Here is the transcript to Ep. 18- How Do You Handle The Truth?
I just want to start by thanking so many of you for the amount of reviews that have come in for the Total Life Freedom podcast. It’s really humbling. It shows the generosity of the character of those of you that are listening that to take the time and go do that and how much it helps support the show. So I just really appreciate that. And I got a review from a friend, whom I hadn’t spoken to in awhile and he had texted me and told me how much he’s enjoying the show. We texted back and forth and he wound up leaving a review on iTunes and I read it and I chuckled. His name is Dan Speicher and he’s a photographer here in Pittsburgh and I won’t leave the whole review, but a little part of it was this, and this is what the podcast is going to be about today.
“One of our early conversations seven years ago was a gut punch portfolio review that was dead on accurate and helped me to really focus on what I was saying.” Now Dan’s a highly accomplished and successful photographer. But at that point he was really kind of starting out. He had been shooting for a while and he came to me for a review of his portfolio and I think he wanted something different than what I gave him. And I still remember that day. It was me, him and our friend David Burke, and we were at Panera Bread here in the South Hills of Pittsburgh. And I went through his portfolio and I, and I gave him a really harsh critique. And I don’t think I was mean, but I was tough and I truly believe I was being accurate. I was showing him things that I had learned through my career.
You know, at that point I had been shooting for 15 years or more than that, and I was trying to bring to him what had been brought to me and what he didn’t need was another fluffy critique. It wasn’t another, you know, your mom patting you on the back saying, Oh, you’re great sweetie. This is just keep doing what you’re doing. I saw so many holes in what he was doing. I saw so many things with his vision and the way he was shooting that really could be improved upon and by them being improved upon his opportunities and his chances and his skills would increase. But a lot of times people don’t want to hear it. And I can tell that day that it really hit him hard. I can tell in his confidence, I can see it in his face, but I knew that if he took this to heart and he actually made the improvements that we’re talking about, he was going to come out stronger and healthier and better because of it.
And that podcast review really encouraged me because it wasn’t about the review, it was about the fact that he listened to what I said. He was tough and he challenged himself and he got better. And you’ll be amazed by how many times that type of a critique, even though somebody asked for it, they don’t really want it. They really just want you to tell them what they want to hear. And when you give them what the truth is, they crumble. And Dan didn’t crumble. And the only reason why I was able to do that was because that had been done to me and not only done to me once, but more than once. And that’s what I want to talk about today. When I was a student at Ohio University and I was building my portfolio, I went to a photography conference with our classmates and all the big wigs of the industry, we’re going to be there.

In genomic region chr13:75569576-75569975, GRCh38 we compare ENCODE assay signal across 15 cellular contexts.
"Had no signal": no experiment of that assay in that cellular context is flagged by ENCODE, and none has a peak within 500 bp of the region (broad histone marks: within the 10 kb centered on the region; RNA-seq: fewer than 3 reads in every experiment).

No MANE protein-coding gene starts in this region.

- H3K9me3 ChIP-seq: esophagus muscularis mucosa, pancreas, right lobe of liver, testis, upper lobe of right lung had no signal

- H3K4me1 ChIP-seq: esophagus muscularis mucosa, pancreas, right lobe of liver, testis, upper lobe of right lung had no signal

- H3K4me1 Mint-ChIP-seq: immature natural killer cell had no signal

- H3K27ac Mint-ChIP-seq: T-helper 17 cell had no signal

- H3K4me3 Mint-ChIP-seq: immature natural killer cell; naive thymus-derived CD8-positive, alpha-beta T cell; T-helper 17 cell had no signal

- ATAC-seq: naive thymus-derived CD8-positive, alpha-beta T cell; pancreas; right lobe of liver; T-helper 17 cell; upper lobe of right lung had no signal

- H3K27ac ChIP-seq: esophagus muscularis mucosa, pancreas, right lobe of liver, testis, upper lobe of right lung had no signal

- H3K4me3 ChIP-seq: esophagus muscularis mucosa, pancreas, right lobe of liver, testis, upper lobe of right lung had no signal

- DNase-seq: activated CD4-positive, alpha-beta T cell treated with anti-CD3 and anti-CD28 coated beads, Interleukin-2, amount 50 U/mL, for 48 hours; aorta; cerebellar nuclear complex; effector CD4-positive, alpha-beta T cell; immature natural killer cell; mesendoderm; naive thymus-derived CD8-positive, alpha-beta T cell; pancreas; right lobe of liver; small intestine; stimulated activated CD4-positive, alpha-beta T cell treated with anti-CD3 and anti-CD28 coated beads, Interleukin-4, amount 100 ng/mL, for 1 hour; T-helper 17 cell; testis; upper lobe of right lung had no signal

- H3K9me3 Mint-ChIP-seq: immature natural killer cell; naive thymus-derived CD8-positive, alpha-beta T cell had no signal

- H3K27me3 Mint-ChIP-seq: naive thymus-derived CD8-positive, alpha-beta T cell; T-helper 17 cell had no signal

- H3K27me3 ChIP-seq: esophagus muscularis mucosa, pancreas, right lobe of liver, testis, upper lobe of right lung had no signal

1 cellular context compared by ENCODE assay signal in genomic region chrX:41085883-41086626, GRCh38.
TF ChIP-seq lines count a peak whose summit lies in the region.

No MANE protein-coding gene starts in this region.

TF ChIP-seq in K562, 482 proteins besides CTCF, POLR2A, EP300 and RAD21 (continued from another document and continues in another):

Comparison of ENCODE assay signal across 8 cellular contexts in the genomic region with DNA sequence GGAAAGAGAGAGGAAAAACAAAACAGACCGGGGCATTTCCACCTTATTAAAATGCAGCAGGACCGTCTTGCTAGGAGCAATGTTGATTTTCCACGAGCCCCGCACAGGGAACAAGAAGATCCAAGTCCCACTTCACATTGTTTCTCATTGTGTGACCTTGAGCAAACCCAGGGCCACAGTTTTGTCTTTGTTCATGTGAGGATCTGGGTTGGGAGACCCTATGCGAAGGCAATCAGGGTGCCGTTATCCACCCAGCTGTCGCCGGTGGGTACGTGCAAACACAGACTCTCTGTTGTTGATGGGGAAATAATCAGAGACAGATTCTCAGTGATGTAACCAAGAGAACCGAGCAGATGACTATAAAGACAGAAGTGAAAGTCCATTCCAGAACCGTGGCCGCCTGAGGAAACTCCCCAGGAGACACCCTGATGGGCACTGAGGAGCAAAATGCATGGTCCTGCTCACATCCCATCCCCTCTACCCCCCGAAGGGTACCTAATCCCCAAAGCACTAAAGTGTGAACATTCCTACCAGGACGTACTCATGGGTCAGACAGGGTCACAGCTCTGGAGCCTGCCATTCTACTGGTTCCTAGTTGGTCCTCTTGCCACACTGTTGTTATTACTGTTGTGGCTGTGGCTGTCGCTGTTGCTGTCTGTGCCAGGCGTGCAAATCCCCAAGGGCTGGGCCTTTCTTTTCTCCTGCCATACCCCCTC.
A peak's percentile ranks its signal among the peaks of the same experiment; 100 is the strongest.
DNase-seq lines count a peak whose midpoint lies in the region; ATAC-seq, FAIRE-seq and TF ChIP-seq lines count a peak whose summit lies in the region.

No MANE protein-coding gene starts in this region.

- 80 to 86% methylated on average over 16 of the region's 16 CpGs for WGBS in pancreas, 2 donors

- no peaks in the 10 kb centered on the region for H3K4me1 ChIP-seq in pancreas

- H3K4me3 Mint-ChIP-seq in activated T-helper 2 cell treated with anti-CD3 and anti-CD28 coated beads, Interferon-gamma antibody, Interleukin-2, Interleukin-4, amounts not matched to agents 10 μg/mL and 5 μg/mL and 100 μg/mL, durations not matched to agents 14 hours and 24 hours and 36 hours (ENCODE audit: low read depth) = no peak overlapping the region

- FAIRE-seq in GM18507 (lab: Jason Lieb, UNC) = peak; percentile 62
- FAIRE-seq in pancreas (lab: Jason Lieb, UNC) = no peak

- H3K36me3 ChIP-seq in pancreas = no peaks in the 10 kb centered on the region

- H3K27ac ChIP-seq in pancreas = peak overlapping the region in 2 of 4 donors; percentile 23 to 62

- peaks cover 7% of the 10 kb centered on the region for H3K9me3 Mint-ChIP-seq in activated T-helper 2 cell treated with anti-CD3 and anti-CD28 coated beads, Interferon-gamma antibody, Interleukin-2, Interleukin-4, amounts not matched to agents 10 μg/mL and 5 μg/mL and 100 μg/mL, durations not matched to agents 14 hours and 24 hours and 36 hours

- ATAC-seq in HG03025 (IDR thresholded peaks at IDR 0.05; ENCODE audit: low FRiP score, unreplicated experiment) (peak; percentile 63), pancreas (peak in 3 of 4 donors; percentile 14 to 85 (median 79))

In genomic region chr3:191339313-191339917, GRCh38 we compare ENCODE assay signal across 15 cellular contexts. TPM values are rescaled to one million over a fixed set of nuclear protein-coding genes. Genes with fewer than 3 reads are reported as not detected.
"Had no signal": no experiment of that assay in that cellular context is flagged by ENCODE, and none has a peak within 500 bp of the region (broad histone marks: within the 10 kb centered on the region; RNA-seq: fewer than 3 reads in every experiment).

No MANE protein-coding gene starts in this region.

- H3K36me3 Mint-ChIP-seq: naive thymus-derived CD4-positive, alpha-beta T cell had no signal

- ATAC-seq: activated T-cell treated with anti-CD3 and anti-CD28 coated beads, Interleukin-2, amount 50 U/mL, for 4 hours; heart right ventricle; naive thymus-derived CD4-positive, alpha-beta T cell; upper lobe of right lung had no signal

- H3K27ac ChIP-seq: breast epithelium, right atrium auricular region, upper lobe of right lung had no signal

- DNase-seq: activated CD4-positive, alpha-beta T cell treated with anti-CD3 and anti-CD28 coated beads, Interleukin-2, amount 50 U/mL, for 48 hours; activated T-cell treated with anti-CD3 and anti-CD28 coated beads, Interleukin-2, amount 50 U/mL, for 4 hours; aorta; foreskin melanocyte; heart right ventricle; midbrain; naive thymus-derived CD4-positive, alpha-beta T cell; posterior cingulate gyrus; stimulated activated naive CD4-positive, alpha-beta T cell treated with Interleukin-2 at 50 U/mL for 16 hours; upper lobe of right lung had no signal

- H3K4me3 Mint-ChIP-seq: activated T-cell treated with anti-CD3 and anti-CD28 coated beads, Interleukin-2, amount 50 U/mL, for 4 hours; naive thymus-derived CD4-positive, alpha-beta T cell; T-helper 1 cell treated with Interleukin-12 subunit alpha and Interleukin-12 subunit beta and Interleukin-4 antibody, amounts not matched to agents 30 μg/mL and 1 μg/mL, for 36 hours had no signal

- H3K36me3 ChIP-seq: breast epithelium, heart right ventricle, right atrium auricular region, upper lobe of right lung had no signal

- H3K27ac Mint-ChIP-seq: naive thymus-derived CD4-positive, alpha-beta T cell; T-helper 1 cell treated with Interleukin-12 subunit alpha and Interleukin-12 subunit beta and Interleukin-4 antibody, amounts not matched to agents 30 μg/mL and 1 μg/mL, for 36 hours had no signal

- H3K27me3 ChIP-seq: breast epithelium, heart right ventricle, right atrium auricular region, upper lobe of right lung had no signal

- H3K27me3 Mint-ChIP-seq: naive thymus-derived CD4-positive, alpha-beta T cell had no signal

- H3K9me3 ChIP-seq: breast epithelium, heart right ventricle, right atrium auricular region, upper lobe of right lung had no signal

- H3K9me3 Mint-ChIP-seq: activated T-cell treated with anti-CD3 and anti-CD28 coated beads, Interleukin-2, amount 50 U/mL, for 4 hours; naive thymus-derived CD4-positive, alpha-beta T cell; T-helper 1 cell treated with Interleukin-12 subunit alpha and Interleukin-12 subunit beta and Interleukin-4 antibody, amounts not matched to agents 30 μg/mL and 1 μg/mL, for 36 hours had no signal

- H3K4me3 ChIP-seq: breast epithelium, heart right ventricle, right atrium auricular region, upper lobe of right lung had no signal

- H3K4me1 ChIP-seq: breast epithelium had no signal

So I brought my portfolio and way back then in photography it was slides. So you literally had a plastic sheet of 20 slides and when you’re looking for a newspaper job or magazine job, those 20 slides had to be filled in with news, sports, portraits, features, and a picture story and that they would have to be filled into those 20 spots. So five pictures of picture story, you know, a couple of sports pictures, a couple of spot news, all the things that you’d see in the newspaper. So I had mine, I meticulously put this portfolio together for this conference. I mean literally getting the copy slides printed, having it all edited, having it ready. So when I presented that I was ready, this wasn’t a mishmash, throwing some pictures together. I had put a lot of time into this portfolio and there were a handful of photographers giving critiques, but there was only one that I really wanted.
His name is Joe Elbert, and he was the director of photography at the Washington Post. At that point was the gold standard for photojournalism. It was the top place to go. This was probably around there in 1999 or 2000 and it was the place to be. All of the Pulitzer winners were there. Carol Guzy, all these people you go, you probably wouldn’t recognize their names, but they were household names in the journalism world and this was the guy that assigned them and edited their work, and he was about to look at my work. There was no holding back. It was ready to go. And I stood in line and I remember clearly the guy in front of me gave Joe Elbert his portfolio and Joe just tore him apart. It was all sports pictures shot with a long lens.